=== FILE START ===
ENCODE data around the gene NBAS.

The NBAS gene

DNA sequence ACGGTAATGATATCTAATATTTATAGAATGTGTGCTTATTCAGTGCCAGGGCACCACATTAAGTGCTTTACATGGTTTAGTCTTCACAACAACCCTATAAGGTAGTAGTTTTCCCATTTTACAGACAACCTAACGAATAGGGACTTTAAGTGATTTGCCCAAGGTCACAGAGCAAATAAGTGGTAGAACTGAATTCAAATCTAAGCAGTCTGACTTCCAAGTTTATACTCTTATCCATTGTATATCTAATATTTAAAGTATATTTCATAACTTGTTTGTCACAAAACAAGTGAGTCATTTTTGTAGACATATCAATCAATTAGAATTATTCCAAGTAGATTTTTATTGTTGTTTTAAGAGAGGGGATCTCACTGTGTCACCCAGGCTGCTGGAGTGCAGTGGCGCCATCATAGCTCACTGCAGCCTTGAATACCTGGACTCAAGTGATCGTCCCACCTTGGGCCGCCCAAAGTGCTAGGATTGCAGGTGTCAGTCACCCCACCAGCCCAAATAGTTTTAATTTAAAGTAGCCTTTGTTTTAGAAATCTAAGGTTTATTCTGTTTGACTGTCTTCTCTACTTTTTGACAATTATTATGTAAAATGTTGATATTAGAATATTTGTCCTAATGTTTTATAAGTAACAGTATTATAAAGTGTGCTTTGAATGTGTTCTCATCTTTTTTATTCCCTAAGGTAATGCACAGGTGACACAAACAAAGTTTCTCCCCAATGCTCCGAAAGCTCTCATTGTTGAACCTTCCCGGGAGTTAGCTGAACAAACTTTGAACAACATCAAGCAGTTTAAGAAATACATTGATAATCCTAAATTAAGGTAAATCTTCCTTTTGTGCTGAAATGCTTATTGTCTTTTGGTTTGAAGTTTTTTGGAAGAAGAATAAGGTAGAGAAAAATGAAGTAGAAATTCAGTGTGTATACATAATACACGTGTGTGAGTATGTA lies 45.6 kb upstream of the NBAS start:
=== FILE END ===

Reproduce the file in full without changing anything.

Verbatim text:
ENCODE data around the gene NBAS.

The NBAS gene

DNA sequence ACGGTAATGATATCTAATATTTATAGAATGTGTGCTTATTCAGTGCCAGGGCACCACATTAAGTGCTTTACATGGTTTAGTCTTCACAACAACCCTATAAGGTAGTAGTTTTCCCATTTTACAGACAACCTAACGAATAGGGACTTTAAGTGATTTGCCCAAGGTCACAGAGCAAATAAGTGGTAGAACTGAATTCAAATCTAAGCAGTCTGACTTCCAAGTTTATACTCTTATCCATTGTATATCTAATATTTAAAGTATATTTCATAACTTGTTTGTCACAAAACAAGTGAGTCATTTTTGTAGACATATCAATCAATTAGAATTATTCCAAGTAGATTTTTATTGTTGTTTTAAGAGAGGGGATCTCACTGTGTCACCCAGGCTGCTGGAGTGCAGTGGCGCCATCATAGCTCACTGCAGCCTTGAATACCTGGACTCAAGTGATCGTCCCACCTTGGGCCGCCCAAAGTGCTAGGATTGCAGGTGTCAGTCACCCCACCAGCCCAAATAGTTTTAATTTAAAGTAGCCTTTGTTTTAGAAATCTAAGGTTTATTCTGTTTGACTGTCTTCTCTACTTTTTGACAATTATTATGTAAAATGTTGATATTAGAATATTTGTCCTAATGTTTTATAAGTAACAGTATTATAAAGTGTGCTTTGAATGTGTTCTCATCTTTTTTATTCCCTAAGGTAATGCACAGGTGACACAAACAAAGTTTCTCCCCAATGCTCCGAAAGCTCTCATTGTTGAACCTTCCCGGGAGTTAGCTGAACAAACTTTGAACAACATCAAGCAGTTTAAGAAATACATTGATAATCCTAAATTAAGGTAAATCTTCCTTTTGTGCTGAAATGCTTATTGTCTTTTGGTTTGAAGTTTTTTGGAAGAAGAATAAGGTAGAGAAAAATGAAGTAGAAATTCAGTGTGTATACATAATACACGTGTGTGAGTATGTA lies 45.6 kb upstream of the NBAS start: